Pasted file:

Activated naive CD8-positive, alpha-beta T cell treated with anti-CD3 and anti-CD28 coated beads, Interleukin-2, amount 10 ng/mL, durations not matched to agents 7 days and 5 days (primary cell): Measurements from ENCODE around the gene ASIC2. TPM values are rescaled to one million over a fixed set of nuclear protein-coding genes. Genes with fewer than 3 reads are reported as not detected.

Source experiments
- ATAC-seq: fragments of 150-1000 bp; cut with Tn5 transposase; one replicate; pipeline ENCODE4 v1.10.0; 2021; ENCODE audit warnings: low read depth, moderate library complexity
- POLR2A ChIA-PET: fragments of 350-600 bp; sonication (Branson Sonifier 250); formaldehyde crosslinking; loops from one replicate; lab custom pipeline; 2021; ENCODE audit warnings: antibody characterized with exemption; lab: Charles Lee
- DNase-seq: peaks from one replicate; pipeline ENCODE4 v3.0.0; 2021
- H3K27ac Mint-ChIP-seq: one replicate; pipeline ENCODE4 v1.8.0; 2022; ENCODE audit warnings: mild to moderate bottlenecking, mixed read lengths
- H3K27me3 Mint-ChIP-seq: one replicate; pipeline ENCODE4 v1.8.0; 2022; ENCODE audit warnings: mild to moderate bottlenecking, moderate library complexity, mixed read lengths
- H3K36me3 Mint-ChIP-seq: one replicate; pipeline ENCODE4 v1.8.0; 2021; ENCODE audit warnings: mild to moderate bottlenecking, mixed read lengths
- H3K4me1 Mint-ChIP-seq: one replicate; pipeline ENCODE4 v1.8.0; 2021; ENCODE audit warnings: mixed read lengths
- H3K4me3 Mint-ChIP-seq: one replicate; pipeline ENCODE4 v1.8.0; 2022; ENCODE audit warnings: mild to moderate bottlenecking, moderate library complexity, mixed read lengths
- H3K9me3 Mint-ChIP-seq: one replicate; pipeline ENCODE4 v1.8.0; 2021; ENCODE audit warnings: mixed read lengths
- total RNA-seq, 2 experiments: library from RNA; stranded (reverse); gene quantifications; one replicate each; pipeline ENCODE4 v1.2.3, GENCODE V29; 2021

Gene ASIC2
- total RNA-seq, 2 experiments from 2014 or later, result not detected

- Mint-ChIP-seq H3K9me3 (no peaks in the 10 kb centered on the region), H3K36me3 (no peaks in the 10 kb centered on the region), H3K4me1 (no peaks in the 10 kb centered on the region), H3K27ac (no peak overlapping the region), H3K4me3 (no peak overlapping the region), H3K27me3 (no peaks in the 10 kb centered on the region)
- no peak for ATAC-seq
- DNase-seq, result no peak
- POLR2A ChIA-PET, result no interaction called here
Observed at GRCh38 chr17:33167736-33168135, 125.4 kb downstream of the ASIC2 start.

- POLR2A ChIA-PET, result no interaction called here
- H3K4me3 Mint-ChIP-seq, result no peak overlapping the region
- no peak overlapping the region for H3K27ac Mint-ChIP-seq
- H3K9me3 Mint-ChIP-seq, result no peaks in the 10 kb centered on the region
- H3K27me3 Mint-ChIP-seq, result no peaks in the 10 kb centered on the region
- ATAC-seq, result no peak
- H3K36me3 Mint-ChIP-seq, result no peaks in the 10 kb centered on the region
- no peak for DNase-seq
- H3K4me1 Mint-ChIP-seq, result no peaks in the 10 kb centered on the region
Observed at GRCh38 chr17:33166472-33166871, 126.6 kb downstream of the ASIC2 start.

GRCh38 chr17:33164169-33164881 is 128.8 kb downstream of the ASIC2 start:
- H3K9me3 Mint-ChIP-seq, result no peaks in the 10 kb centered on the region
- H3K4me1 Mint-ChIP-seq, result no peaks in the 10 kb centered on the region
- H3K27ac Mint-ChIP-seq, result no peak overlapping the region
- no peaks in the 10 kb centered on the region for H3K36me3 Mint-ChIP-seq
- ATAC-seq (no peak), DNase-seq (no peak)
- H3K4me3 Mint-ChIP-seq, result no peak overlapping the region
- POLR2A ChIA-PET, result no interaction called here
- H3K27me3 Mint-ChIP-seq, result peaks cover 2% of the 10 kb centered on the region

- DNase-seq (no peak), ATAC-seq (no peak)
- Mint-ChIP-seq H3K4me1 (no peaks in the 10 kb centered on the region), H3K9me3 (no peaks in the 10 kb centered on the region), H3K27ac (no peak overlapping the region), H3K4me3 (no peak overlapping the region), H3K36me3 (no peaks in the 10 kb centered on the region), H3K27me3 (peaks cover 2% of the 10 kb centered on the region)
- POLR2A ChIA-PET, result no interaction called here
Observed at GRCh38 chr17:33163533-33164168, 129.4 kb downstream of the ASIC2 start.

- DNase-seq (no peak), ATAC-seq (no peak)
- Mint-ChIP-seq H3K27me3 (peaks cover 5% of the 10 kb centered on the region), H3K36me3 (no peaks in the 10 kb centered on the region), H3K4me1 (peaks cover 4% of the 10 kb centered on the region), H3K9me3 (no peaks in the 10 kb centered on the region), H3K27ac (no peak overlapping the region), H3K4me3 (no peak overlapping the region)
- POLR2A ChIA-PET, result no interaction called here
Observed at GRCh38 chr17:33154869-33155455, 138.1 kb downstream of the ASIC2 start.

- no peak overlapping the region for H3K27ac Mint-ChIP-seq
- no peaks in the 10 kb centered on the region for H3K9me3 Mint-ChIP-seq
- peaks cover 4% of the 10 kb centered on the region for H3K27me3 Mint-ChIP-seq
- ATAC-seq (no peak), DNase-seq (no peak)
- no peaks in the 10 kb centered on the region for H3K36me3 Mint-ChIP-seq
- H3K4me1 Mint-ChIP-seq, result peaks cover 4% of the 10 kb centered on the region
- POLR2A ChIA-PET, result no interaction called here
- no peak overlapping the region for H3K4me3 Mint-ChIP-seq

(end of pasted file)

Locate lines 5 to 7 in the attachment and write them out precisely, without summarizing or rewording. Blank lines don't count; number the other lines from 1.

- DNase-seq: peaks from one replicate; pipeline ENCODE4 v3.0.0; 2021
- H3K27ac Mint-ChIP-seq: one replicate; pipeline ENCODE4 v1.8.0; 2022; ENCODE audit warnings: mild to moderate bottlenecking, mixed read lengths
- H3K27me3 Mint-ChIP-seq: one replicate; pipeline ENCODE4 v1.8.0; 2022; ENCODE audit warnings: mild to moderate bottlenecking, moderate library complexity, mixed read lengths